Showing posts with label Balance. Show all posts
Showing posts with label Balance. Show all posts

November 17, 2019

OPTIMISM vs pessimism

So I thought this really matched my philosophy to a T on optimism and pessimism. 

As Joel Rosenberg put it in his book The Ezekiel Option, "In the long run everything would turn out fine...but tomorrow could be a disaster."

In short, this equates to:

I'm a strategic optimist, but a tactical pessimist. 

My mom used to say, "If I am pessimistic, I'll never be disappointed." LOL

I think though when we have faith then we know that truly, in the end everything is for the best and will be okay.

In the short term though, there are challenges to face and these can be tough indeed. 

- Strategically an optimist. 

- Tactically a pessimist. 

Plan for the worst, hope for the best. ;-)

(Credit Photo: Andy Blumenthal)
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June 22, 2019

Four Types of Desire

Please see my new article in The Times of Israel called, "I Want What I Want."

There are four types of greed/jealousy:
  • I want what I’m missing
  • I want what I had
  • I want what you have
  • I want you to not have what you have

We can be slaves to our egos, emotions, and desires, or we can seek to control them and be better than mere animals. We have a soul, a conscience, and the Torah, so the choice should be clear even if not always easy.

(Source Photo: Andy Blumenthal)

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April 25, 2019

Confidence Speaks

I found this interesting about communications management.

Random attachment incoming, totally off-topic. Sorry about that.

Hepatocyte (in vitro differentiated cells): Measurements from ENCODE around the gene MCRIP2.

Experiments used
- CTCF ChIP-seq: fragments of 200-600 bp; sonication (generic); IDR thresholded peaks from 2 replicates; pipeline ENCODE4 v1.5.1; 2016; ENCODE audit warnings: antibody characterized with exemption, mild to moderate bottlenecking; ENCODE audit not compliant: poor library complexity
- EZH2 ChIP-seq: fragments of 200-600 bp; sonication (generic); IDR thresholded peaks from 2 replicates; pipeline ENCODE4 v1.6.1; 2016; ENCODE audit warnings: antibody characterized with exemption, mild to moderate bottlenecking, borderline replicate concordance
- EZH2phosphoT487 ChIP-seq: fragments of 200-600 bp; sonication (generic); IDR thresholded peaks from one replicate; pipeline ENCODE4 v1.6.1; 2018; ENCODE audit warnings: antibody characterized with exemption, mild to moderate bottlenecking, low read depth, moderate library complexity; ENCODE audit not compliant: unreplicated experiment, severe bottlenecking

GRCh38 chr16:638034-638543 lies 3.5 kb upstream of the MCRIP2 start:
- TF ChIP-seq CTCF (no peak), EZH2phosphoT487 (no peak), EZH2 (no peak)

On one hand, when discussing issues, you want to listen to everyone's input, and consider all sides. 

On the other hand, it's critical to be competent, confident, and "know what you're talking about."

Amos Oz wrote:
Those who hesitate and doubt are convinced by those who are strong-minded. 

So it's an important balancing act:

- Not to be so self-confident that you aren't listening to others, 
- But also not being so unsure and hesitant that you don't stand behind your values and views. 

Confidence speaks, but overconfidence is deaf. ;-)

(Source Photo: Andy Blumenthal)
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April 1, 2019

Victory Or Defeat

I was reading Vladimir Jabotinsky's "Story of My Life."

And there is this quote that I really like attributed to Kipling in it:
Victory or defeat: learn to accept both with equanimity since both are deceptions.
I just thought this is profound.  

We never really fully win or lose. 


Everything is on a spectrum. 

And where we think we are on that spectrum is often not even nearly correct. 

You think you won that one, but guess what someone else has outsmarted you and you don't even know it yet. 

Also, wins can be easily followed by loses and vice versa.

Things can turn on a dime and who's up becomes who's down--as the wheel of life turns and turns again. 

Recognize that you don't control everything--actually, the only thing you do control is how you react and behave.

Everything else is a test to teach you and help you grow. 

And as I heard from a speaker yesterday, "you can't make up in space, what you have lost in time."

Victory or defeat, both are deceptions. 

Only how you choose to act is the real win or lose. 

(Source Photo: Andy Blumenthal)
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March 4, 2019

What Makes Happy

So the same things don't seem to drive happiness for everyone. 

Some like big jobs and lots of power. 

Others are happier with more work-life balance. 

Some like to pursue lots of degrees and certifications.

Others like to learn on their own and through life experience. 

Some like to travel the world.

Others like a day in nature or at the museum. 

Some like big families and lots of people around them. 

Others like smaller families, close friends, intimacy, or even being more on their own. 

Some like lots of money. 

Other are happy with having what they need.

Some like to be tremendous athletes. 

Other like to just stay fit or maybe are more comfy as "couch potatoes."